Order Book Behaviour and Data Visualisation

Following on from the data volume topic above, Algo trading in highly granular short term physical power markets creates a data density quite unlike any other market. Beside the challenges posed by detecting suspicious behaviour within this complex hourly, half hourly or quarterly data, once detected the surveillance analyst will find many challenges in analysing an alert. The need for a granular data visualisation capability, including of the order book, to help them identify and interpret patterns is critical. Having the ability to step through the evolving order book in sufficiently small time-steps to capture the full context of an Algo’s transaction decision making is paramount. Order and trade placement at any given moment provides critical information about the Algo’s behaviour and whether it is engaged in untoward activity. It goes without saying that relying only on raw data tables or spreadsheets to perform such a task presents a serious impediment to effective surveillance analysis, if indeed providing any value at all.

Data historization, the Achilles Heel of Short Term Power Market Surveillance

While not unique to Algo trading, for transaction surveillance solutions to be effective they require transaction data history to be maintained at a sufficient granularity so that “normal” behaviour at this level can be benchmarked by the solution e.g. how does DE H22-23 hour typically behave? This “historization” of data allows a surveillance tool to compare and identify abnormalities across parameters such as trade and order volumes, counts, and prices. This concept is not straightforward however when it comes to short term power where intraday power products are ephemeral, or temporary in nature, making them hard to track. The challenge arises when, for example, a quarter-hourly intraday product is assigned a trade ID which is then subsequently replaced with a new trade ID for the next equivalent delivery period. Without product history there simply cannot be an accurate transaction surveillance calculation. Effective surveillance in these markets depends heavily on this relatively benign concept however most surveillance solutions are simply not able to handle this. As in so many cases, despite this topic not being unique to Algo trading, the issue is exacerbated when Algo’s are applied to short term power trading.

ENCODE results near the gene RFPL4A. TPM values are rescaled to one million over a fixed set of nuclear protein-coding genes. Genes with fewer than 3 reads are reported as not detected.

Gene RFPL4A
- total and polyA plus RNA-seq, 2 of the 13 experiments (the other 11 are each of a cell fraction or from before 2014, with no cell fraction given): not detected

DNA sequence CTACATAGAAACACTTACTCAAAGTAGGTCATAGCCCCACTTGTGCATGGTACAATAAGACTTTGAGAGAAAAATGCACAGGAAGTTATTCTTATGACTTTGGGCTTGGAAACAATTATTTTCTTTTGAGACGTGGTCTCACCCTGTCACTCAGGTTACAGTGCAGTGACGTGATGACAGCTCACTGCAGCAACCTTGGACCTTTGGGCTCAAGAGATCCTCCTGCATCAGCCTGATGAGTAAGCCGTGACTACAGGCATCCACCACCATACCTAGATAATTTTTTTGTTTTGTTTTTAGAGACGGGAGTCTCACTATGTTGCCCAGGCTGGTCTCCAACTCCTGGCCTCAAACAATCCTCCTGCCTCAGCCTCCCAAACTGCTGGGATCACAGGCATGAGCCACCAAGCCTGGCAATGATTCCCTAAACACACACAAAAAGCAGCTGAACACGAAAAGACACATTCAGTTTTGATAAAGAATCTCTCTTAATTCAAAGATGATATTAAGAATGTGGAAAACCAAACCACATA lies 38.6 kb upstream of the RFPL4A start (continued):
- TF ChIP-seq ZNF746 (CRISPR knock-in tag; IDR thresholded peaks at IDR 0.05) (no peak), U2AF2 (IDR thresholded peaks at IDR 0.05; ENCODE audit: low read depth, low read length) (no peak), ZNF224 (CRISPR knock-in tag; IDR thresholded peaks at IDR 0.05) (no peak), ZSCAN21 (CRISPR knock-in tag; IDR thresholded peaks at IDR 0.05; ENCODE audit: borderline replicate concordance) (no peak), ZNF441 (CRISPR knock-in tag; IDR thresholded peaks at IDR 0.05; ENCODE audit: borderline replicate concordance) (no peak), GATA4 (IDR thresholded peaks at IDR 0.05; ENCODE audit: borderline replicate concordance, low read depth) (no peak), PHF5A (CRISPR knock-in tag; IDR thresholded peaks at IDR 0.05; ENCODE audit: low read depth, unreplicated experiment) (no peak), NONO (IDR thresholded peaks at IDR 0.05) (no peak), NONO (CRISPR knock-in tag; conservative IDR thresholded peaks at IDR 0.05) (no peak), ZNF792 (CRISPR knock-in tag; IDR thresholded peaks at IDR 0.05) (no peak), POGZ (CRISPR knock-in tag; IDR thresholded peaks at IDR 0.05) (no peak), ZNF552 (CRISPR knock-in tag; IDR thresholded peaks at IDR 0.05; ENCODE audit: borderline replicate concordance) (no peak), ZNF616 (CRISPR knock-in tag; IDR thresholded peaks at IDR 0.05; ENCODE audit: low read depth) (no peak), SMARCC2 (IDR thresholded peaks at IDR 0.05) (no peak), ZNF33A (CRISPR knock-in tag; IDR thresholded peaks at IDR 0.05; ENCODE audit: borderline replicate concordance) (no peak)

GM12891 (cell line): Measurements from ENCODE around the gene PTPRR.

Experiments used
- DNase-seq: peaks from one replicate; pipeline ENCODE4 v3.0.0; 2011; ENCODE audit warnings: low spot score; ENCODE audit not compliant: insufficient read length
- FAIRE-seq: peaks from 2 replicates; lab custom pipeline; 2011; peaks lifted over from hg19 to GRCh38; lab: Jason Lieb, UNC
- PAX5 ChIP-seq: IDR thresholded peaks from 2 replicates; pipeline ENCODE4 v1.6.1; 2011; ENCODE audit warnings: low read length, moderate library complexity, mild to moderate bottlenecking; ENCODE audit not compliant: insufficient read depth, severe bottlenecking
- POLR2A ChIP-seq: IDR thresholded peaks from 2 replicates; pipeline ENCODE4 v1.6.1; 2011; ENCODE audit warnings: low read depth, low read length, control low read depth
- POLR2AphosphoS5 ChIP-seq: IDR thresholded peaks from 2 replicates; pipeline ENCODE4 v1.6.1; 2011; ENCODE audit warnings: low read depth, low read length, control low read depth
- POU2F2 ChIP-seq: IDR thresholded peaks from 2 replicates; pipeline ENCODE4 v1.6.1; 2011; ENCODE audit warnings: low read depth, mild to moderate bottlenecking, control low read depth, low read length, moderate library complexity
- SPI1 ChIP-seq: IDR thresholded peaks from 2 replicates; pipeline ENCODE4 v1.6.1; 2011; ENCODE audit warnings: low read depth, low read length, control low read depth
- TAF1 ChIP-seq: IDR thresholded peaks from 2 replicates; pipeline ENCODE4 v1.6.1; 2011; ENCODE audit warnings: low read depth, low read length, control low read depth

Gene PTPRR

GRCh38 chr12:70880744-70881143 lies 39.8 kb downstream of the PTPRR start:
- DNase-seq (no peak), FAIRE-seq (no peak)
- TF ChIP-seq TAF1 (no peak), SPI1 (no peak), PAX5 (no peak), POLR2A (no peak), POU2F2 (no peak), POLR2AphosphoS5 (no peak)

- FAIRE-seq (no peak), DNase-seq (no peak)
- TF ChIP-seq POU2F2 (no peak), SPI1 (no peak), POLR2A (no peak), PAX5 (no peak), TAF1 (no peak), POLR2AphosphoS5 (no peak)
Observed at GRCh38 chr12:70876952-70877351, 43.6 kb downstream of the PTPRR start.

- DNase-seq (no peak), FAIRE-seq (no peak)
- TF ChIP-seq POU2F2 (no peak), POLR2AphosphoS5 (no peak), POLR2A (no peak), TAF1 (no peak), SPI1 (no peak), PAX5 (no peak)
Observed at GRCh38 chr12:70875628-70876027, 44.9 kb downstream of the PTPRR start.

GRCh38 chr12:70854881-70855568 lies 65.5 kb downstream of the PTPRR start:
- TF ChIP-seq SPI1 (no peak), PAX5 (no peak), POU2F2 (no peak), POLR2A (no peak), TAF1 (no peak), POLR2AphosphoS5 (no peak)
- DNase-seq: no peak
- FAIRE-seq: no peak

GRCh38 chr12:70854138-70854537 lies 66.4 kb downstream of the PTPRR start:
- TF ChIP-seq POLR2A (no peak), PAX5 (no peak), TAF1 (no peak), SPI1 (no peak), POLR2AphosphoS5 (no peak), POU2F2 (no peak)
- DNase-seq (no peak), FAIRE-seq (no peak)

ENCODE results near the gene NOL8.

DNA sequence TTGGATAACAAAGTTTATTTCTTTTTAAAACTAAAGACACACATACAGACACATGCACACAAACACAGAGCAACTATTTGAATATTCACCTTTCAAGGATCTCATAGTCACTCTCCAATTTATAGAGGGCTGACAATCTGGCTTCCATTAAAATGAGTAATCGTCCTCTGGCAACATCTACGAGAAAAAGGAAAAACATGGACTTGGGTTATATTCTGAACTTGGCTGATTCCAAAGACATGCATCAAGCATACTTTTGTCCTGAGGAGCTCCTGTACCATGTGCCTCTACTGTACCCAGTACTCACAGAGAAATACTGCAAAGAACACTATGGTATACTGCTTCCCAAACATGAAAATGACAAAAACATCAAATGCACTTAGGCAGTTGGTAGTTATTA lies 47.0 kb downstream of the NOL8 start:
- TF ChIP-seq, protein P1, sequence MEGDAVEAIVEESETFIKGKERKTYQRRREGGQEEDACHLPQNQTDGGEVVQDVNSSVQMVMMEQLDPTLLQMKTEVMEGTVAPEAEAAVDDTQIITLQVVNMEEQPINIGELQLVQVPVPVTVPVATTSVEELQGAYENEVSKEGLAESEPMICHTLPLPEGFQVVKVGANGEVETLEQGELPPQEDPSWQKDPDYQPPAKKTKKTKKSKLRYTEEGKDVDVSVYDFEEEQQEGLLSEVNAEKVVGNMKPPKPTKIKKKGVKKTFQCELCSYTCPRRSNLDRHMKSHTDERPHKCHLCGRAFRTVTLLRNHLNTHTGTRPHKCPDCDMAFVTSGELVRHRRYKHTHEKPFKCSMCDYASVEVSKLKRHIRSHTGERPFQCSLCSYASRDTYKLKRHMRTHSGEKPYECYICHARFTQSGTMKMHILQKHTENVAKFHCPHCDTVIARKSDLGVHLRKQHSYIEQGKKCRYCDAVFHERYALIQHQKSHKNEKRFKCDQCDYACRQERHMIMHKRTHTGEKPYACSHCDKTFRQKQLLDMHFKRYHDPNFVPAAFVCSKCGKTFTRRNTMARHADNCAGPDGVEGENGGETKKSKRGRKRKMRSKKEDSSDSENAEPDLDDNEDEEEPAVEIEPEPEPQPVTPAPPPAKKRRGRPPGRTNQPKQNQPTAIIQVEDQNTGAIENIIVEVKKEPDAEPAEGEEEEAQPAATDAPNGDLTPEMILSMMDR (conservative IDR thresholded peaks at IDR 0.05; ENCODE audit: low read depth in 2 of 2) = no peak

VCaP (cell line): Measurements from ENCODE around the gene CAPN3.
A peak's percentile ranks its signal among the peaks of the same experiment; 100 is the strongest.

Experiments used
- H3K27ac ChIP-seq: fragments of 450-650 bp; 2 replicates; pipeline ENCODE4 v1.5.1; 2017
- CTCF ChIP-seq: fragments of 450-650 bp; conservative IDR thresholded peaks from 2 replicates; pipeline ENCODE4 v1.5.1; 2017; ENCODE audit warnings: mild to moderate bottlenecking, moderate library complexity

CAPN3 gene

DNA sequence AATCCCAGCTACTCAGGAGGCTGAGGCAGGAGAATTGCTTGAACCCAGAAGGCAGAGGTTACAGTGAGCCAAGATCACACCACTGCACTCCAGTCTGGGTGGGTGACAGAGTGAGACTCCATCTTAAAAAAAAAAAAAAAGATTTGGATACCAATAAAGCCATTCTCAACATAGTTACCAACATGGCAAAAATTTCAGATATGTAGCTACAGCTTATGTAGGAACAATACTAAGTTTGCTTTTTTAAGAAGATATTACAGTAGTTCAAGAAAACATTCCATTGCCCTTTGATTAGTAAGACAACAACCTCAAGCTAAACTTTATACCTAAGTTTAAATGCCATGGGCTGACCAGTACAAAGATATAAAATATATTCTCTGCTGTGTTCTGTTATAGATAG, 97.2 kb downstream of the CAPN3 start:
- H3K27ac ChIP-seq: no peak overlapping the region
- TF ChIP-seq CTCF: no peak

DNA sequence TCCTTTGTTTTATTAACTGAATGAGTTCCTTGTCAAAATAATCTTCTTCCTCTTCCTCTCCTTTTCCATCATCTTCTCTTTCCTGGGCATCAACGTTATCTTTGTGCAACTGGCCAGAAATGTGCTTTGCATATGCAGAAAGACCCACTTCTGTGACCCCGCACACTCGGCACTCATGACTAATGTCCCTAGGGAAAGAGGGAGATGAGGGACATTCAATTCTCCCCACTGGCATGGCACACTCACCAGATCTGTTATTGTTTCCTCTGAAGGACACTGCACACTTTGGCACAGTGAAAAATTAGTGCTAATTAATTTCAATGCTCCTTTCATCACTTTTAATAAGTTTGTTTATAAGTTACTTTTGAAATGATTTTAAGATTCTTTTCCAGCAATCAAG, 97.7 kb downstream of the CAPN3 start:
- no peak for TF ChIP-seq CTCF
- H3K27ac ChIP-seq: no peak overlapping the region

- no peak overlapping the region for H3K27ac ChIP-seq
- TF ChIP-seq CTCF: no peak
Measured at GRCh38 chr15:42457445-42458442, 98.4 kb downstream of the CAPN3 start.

Conclusion

Compliance officers responsible for the oversight of European power trading face the daunting dual challenge of monitoring physical short term power activity, a new proposition to most, alongside increasing levels of Algo trading in these markets. While many energy trading organisations have introduced surveillance programmes, these are often limited in scope to covering products and markets falling under MAR. REMIT 2 will force the hand of many firms active in physical power who are likely to encounter the many challenges outlined in this paper. While not all of these challenges can be solved immediately, it is clear that specialised tools are needed. Firms impacted by REMIT 2 are strongly advised to start planning now. In Part 2 we will take a look at some of the governance considerations around Algo trading in physical short term power in relation to the effective oversight of this activity.

[1] https://ec.europa.eu/finance/securities/docs/isd/mifid/rts/160719-rts-6_en.pdf

[2] https://www.consilium.europa.eu/en/press/press-releases/2023/11/16/protection-against-market-manipulation-in-the-wholesale-energy-market-council-and-parliament-reach-deal/

[3] Single Intraday Coupling